After examining 30-day mortality and 30-day readmissions among Medicare patients from 2000-2012, researchers report that first-year internists who trained before, during and after ACGME’s 80-hour weekly cap on resident work hours had similar outcomes.
Their findings, published last week in BMJ, suggest that the limit on resident work hours, implemented in 2003, has not affected the quality of care provided by fully trained internists.
The study also looked at inpatient spending and did not find a statistically significant difference in the costs of care provided by internists who trained before and after the work hour reforms.
What researchers looked at
Researchers examined the records of more than 485,000 Medicare patients who had been hospitalized between 2000-2006 and 2007-2012 and cared for by first-year internists. They wanted to compare treatment from physicians who had partial or no exposure to work hour reforms with those who completed all their residency training with work hour limits.
Researchers also examined a control group of internists in their tenth year of practice to account for general trends in hospital care. An adjusted difference-in-difference analysis found no statistically significant variation between the 2000-2006 and 2007-2012 cohorts in any of the outcomes measured.
A much-discussed policy
“The potential impact of resident work hour reform on the competency of physicians completing residency has been much discussed in medical education,” the study’s authors wrote. “Because reductions in work hours and increased shift work could theoretically lead trainees to be less prepared for independent practice, understanding the implications of work hour reforms on the quality and costs of care provided by physicians entering independent practice is important.”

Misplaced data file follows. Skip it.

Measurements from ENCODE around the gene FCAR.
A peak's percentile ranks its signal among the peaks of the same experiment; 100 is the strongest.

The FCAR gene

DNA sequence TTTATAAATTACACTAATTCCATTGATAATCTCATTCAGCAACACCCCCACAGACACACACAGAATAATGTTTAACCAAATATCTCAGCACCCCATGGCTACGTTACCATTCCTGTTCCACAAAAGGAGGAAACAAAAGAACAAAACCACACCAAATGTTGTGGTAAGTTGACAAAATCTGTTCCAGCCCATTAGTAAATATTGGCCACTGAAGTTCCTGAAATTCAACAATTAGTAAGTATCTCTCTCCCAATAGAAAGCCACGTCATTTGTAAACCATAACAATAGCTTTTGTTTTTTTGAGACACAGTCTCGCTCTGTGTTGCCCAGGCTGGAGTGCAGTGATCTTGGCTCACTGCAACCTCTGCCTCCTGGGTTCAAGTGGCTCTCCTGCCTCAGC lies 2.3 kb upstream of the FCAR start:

This is the first national study examining the effect of residency work hour reforms on the performance of physicians after they complete residency, according to the study.
ACGME implemented an 80-hour cap on resident work hours in July 2003 amid concerns about medical errors resulting from resident fatigue, the study noted. The 2003 cap restricted all residents to 80 hours of work per week, limited shifts to 24 hours (not including time for patient care handoffs), limited in-hospital call to every third night, and required residents to have four days off every 28 days.
A second reform, in 2011, capped shift lengths to 16 hours for interns and 28 hours for more advanced trainees. In 2017, a third reform allowed interns to complete longer shifts.